Oil prices dropped to near $99 a barrel Monday in Asia after a massive earthquake and tsunami devastated northeastern Japan and threatened to send the world’s third-largest economy into recession.
Benchmark crude for April delivery was down $1.63 at $99.53 a barrel at midday Singapore time in electronic trading on the New York Mercantile Exchange. The contract lost $1.54 to $101.16 on Friday.
In London, Brent crude was down $2.02 at $111.82 a barrel on the ICE futures exchange.
Officials estimate a 10-meter (33-foot) wall of seawater triggered by an 8.9 magnitude quake off the coast of northern Japan on Friday killed at least 10,000 people and severely damaged the country’s energy infrastructure. The benchmark Nikkei 225 stock average fell more than 6 percent Monday.
“This disaster has in effect temporarily frozen the world’s third largest economy,” said Richard Soultanian of NUS Consulting. “It seems clear that Japan’s appetite for crude oil may be diminished in the near-term which should provide previously unforeseen slack in international oil markets.”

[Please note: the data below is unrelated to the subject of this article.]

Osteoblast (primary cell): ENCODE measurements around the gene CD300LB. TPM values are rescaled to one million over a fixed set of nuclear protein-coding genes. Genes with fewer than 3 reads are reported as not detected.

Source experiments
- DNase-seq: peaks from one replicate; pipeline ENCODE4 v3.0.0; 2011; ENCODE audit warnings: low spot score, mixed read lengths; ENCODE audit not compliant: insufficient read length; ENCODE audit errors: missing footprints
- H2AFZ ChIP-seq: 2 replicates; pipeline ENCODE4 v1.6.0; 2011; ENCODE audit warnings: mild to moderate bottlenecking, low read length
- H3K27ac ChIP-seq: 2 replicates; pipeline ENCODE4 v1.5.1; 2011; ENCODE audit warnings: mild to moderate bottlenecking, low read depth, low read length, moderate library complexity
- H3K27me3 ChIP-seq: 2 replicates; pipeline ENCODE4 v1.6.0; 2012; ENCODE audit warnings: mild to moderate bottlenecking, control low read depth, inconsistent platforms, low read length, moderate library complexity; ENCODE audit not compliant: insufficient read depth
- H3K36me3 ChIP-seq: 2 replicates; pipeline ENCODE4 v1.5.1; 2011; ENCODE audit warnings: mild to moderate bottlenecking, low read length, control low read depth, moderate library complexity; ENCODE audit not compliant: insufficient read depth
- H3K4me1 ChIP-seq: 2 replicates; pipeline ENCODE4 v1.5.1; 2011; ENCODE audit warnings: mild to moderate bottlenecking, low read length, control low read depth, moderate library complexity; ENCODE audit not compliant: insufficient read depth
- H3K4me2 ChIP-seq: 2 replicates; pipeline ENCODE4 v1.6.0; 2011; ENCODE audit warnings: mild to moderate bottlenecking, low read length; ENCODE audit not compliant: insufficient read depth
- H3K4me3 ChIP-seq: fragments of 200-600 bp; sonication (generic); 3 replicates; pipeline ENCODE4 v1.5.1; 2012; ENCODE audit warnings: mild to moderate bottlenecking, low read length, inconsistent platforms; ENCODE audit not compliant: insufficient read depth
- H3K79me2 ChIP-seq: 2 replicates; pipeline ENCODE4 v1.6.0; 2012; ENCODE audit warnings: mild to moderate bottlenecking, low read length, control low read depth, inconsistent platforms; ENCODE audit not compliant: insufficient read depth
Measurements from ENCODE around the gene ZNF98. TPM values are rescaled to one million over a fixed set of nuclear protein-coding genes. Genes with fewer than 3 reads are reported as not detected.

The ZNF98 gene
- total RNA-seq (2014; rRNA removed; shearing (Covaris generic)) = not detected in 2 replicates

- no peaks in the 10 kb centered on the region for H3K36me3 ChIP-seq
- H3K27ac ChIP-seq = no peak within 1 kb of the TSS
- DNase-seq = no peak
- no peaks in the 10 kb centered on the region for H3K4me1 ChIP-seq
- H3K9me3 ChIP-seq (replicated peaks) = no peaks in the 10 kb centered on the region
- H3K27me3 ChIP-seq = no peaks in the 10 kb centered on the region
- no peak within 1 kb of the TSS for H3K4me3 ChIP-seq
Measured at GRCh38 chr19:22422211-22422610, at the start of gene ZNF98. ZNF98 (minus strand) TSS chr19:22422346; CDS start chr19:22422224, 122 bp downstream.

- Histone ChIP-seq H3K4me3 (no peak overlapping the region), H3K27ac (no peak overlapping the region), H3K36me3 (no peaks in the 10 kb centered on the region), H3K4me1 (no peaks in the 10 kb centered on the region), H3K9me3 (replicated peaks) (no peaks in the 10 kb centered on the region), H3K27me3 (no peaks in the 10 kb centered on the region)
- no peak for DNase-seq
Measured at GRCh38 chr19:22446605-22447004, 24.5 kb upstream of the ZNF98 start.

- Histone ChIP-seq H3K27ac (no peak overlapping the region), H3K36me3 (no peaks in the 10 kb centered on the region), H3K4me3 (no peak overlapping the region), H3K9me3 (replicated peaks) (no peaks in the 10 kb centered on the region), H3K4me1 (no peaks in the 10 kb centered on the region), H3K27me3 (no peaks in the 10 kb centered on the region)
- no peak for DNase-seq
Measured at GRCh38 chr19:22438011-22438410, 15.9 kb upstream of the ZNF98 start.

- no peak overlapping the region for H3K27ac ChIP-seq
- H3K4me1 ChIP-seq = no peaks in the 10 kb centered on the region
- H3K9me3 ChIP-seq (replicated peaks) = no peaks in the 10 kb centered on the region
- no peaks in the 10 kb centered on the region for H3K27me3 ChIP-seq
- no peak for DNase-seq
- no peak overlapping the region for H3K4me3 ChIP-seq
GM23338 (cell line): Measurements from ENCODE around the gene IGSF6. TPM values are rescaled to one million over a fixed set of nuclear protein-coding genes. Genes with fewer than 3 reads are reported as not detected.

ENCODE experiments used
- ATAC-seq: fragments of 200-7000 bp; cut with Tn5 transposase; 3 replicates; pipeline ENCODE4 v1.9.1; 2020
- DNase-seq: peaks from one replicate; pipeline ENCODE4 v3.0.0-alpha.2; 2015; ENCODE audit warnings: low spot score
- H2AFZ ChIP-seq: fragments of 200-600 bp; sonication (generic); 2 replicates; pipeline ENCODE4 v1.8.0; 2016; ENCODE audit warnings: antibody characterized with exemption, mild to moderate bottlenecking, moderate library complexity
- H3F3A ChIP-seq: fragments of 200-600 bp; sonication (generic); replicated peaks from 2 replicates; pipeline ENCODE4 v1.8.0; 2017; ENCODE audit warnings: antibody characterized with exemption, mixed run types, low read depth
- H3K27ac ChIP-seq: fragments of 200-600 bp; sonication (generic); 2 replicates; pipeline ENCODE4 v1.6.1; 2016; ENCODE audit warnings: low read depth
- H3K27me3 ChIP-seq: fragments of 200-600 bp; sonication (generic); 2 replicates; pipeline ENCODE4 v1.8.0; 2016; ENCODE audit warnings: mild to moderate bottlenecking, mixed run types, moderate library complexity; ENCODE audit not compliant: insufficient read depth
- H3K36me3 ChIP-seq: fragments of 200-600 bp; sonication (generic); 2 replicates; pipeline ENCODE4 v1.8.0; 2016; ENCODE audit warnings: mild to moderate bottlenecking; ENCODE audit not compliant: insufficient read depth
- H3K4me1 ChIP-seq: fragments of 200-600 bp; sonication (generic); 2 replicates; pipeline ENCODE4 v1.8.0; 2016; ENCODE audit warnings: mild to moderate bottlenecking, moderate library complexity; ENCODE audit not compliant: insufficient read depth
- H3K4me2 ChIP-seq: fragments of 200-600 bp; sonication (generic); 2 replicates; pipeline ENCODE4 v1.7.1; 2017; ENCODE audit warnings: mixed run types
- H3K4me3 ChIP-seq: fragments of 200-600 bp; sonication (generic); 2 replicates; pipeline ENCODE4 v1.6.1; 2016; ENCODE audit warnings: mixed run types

Three of Japan’s five largest refineries have been shut down, which will immediately crimp demand for crude. Japan is the world’s third-largest crude consumer at 4.5 million barrel a day, the second- largest net oil importer and the biggest importer of liquefied natural gas and coal.
Traders were also selling Monday on disappointing U.S. February retail sales data released Friday, which suggest the recent jump in crude prices is beginning to hurt demand for gasoline.
“Put simply, demand destruction is taking place, whether that’s in Japan or in the U.S. at the pump,” energy consultant The Schork Report said. “A very bearish picture for crude oil.”
Investors had been concerned about possible unrest in OPEC leader Saudi Arabia but police prevented a protest organized by pro-democracy activists on Friday in the capital, Riyadh.
In other Nymex trading for April contracts, heating oil was down 1.2 cents at $3.02 a gallon and gasoline dropped 2.3 cents to $2.96 a gallon. Natural gas rose 3.0 cents at $3.92 per 1,000 cubic feet.
Source : www.thestreet.com